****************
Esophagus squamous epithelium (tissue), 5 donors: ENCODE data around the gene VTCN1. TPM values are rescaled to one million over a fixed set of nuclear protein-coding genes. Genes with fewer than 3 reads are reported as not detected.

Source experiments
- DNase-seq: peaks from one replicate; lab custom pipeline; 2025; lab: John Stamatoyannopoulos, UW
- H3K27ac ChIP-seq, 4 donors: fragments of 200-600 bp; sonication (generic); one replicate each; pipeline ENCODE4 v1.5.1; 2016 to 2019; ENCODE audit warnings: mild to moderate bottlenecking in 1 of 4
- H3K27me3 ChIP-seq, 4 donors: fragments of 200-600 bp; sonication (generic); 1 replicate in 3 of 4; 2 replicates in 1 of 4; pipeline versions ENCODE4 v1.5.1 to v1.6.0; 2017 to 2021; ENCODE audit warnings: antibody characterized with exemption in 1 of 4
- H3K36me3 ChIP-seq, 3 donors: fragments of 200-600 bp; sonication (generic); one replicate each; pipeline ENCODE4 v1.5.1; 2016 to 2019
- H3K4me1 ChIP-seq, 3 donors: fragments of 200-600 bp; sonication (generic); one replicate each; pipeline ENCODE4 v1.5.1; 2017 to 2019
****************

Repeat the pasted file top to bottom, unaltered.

Esophagus squamous epithelium (tissue), 5 donors: ENCODE data around the gene VTCN1. TPM values are rescaled to one million over a fixed set of nuclear protein-coding genes. Genes with fewer than 3 reads are reported as not detected.

Source experiments
- DNase-seq: peaks from one replicate; lab custom pipeline; 2025; lab: John Stamatoyannopoulos, UW
- H3K27ac ChIP-seq, 4 donors: fragments of 200-600 bp; sonication (generic); one replicate each; pipeline ENCODE4 v1.5.1; 2016 to 2019; ENCODE audit warnings: mild to moderate bottlenecking in 1 of 4
- H3K27me3 ChIP-seq, 4 donors: fragments of 200-600 bp; sonication (generic); 1 replicate in 3 of 4; 2 replicates in 1 of 4; pipeline versions ENCODE4 v1.5.1 to v1.6.0; 2017 to 2021; ENCODE audit warnings: antibody characterized with exemption in 1 of 4
- H3K36me3 ChIP-seq, 3 donors: fragments of 200-600 bp; sonication (generic); one replicate each; pipeline ENCODE4 v1.5.1; 2016 to 2019
- H3K4me1 ChIP-seq, 3 donors: fragments of 200-600 bp; sonication (generic); one replicate each; pipeline ENCODE4 v1.5.1; 2017 to 2019